5/19/2017 10:45:09 am
Oh, I don't know... if Chagnon was one of his favorites, he can't be all bad.
5/19/2017 11:09:58 am
Chanting 'see some hairy, barrel-chested man in drag barge into a lady’s bathroom' puts a man in a hole he can't climb out of, or be lifted out of by passers-by. It indicates something fundamentally flawed in mental processes. Even if a person so afflicted produces what seems on the surface a correct view, it will have been arrived at for the wrong reasons and through a faulty process
5/19/2017 11:25:24 am
5/19/2017 12:49:34 pm
In Latin it would be argumentum ad hominem. In English, of the well poisoning variety.
5/19/2017 01:42:36 pm
5/19/2017 02:04:45 pm
Forgive me, but I do not wish to debate the obvious with you Mr. Un-Cloaked. If you can't recognize the illogic in your words, the reactionary nature of your urges and unfettered ability to project your prejudices and prejudgment upon others, I won't bother to rub your nose in them. Americanegro on the other hand, I'm most certain will oblige and I leave you to the castigation which will ensue accordingly.
5/19/2017 02:55:47 pm
Thank you for that bit of a laugh, Mr. Scales. I appreciate it when a fellow goes out of his way to bring a smile to my face.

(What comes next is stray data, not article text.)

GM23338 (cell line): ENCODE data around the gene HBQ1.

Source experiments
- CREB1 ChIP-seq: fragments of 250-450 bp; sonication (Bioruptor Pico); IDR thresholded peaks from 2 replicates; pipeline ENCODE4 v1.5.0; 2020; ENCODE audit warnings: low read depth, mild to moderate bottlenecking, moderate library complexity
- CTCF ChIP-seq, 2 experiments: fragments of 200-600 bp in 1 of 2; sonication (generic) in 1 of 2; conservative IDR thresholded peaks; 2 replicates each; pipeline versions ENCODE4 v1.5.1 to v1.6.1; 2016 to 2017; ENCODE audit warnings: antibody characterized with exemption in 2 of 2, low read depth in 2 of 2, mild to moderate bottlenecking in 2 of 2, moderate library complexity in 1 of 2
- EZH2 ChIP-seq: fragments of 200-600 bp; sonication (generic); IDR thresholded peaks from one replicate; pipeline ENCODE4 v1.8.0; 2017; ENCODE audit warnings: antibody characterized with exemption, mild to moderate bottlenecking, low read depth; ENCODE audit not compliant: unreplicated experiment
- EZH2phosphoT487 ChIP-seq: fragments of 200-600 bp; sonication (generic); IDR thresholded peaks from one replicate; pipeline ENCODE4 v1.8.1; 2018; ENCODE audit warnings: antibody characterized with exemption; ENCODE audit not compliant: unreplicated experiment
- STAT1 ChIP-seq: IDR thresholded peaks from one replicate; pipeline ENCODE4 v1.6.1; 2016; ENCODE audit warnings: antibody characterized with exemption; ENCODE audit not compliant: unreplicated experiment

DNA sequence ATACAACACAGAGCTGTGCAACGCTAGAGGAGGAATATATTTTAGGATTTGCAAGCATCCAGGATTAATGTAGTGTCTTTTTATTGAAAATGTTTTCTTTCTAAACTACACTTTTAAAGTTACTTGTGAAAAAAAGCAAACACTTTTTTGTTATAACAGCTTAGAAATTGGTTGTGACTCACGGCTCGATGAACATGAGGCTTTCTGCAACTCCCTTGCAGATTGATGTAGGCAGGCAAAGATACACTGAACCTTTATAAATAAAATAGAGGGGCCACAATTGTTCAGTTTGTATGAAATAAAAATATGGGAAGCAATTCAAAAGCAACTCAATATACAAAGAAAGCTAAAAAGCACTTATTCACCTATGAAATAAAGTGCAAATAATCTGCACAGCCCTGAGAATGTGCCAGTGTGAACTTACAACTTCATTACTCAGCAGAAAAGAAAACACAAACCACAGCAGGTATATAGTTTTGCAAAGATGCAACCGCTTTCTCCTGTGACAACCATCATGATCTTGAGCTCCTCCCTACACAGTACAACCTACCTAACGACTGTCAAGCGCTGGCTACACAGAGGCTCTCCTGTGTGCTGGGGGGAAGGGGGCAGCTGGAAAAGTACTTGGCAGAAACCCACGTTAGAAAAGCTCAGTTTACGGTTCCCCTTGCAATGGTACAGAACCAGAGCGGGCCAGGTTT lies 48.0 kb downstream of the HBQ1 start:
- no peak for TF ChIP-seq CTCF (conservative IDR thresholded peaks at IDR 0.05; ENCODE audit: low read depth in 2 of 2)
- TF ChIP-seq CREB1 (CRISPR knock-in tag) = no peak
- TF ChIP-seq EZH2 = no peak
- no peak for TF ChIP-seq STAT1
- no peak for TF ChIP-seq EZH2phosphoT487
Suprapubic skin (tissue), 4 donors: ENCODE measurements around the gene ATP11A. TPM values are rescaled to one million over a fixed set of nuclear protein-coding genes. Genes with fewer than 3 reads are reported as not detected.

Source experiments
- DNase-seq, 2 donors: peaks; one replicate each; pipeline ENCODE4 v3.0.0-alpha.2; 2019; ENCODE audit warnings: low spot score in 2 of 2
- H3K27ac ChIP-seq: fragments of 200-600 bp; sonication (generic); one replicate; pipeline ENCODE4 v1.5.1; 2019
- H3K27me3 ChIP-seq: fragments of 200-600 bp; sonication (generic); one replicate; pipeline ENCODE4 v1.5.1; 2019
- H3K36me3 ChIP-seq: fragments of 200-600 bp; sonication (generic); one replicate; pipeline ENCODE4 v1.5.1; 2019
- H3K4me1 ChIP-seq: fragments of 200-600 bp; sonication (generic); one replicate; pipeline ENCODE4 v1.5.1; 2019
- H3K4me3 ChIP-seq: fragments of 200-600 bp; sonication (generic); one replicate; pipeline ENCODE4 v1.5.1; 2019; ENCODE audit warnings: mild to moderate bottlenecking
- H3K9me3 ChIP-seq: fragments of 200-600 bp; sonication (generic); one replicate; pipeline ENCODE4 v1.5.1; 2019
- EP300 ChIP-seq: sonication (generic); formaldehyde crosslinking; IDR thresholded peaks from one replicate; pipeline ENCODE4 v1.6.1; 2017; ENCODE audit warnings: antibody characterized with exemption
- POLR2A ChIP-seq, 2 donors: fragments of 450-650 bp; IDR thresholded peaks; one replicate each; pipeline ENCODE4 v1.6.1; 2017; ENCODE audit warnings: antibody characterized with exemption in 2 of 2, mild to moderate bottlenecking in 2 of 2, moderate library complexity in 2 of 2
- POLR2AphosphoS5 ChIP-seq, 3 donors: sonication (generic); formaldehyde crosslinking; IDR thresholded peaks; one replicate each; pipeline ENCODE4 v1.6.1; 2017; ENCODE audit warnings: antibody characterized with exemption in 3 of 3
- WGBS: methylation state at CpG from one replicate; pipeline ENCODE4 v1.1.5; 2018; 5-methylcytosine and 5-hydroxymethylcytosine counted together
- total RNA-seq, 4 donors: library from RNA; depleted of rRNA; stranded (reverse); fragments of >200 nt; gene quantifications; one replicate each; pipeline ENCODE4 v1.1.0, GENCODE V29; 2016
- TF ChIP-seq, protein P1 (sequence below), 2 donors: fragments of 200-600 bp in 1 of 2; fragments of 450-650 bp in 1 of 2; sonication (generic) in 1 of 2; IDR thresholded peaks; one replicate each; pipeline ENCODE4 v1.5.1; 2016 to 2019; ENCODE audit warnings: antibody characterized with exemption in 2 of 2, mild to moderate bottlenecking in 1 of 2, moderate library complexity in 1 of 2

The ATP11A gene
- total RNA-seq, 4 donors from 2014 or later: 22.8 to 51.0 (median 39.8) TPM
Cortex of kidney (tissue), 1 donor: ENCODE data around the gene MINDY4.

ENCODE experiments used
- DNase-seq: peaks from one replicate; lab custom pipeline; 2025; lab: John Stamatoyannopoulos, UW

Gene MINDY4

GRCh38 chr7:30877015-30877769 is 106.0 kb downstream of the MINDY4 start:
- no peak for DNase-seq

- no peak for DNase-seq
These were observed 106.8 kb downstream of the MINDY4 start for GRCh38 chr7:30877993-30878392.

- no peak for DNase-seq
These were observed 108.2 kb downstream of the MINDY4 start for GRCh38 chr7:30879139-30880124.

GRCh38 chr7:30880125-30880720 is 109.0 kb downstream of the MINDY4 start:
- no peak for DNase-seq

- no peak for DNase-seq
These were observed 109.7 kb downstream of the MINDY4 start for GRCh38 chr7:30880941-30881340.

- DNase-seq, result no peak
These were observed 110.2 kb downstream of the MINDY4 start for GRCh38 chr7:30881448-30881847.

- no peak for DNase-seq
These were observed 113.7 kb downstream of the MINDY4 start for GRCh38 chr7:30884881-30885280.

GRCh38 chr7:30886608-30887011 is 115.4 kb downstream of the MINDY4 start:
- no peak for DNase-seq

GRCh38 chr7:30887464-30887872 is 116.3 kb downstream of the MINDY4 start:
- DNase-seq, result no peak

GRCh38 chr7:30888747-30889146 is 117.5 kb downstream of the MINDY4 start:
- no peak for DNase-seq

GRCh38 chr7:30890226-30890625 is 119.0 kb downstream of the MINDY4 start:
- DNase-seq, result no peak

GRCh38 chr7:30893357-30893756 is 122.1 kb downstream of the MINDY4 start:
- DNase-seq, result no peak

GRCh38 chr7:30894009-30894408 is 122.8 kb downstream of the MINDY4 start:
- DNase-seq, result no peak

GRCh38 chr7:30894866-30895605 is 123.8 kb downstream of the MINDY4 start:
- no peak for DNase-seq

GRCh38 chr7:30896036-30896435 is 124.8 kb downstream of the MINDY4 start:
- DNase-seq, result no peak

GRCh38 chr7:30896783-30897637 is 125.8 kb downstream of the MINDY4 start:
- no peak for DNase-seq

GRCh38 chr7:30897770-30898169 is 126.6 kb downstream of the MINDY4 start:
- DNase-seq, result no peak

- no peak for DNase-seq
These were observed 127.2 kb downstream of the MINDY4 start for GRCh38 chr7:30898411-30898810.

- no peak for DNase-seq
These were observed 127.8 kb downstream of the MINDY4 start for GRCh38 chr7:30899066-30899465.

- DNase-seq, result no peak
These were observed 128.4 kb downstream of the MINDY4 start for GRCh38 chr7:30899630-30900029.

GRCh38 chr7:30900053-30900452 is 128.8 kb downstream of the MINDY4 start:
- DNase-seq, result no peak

5/20/2017 10:09:30 am
I know. The redundancy. Purely unintentional however.
5/19/2017 10:43:49 am
I'm not surprised that he's arguing that knowledge is the problem. All extremists loathe it, because it is the antidote to dogma and blind faith.
5/19/2017 11:13:03 am
Oh, and the idea of Scott Wolter lecturing at a Masonic Hall is a complete joke. Who arranged that? What could he possibly have to say that is of any relevance? His fringe beliefs and the way he has portrayed the organization are an utter disgrace.
5/19/2017 12:37:24 pm
That idiot Wolter applied his KRS numbers scheme matching it to a literal misreading of the York Rite ritual... and then presented it to a group of Masons. What, like they hadn't already read the ritual or had it available to check his data? Like they couldn't easily see how he picked, chose and even invented numbers that were not in sequence in the ritual as he set forth? He's since backed off it somewhat, only sticking to the two numbers that actually (and coincidentally) can be found together with both sources; 8 and 22.